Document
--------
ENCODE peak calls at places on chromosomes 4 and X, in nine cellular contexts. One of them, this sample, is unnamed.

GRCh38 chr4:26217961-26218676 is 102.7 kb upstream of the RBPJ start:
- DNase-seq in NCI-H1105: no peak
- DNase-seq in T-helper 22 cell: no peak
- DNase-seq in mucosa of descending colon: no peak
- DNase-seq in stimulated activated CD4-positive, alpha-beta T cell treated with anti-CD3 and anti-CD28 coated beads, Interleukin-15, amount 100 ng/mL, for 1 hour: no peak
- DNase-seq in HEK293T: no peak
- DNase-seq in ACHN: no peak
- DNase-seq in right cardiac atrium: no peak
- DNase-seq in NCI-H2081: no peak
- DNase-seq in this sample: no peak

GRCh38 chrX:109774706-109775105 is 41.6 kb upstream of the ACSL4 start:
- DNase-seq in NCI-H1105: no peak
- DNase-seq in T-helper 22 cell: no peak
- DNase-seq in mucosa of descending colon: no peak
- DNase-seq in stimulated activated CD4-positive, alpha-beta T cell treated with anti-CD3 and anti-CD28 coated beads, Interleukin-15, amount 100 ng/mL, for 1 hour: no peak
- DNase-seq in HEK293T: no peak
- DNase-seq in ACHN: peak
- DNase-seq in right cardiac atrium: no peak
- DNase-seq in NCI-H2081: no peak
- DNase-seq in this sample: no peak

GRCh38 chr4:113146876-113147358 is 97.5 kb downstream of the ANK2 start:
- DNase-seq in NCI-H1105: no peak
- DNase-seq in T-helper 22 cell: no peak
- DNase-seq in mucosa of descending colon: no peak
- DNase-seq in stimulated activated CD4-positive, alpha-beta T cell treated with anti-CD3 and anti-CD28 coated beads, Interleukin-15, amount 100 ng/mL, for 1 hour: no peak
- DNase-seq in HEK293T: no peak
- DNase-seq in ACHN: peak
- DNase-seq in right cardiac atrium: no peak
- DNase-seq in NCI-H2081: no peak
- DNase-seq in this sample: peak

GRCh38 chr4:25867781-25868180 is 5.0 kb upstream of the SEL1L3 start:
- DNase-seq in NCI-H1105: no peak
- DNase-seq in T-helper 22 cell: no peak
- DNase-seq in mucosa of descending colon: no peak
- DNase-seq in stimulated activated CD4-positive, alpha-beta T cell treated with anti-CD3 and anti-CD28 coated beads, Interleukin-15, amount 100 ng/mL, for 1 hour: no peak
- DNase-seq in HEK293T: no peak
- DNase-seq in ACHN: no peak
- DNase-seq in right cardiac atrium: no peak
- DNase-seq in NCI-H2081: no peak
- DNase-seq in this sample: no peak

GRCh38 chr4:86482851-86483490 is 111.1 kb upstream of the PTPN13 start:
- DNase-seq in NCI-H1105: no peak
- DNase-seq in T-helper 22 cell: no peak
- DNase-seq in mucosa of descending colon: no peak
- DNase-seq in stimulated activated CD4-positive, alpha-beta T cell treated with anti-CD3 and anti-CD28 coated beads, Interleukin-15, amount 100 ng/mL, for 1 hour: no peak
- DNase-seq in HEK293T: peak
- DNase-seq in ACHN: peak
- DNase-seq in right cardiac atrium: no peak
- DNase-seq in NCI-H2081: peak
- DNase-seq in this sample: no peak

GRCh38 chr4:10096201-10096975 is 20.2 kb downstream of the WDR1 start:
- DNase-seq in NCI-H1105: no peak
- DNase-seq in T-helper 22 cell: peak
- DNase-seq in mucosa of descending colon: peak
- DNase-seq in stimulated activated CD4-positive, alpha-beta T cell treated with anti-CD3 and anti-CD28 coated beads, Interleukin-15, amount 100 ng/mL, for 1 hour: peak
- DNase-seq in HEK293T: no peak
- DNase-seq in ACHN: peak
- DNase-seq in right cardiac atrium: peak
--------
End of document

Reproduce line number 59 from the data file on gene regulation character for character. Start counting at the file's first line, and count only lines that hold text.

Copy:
- DNase-seq in right cardiac atrium: peak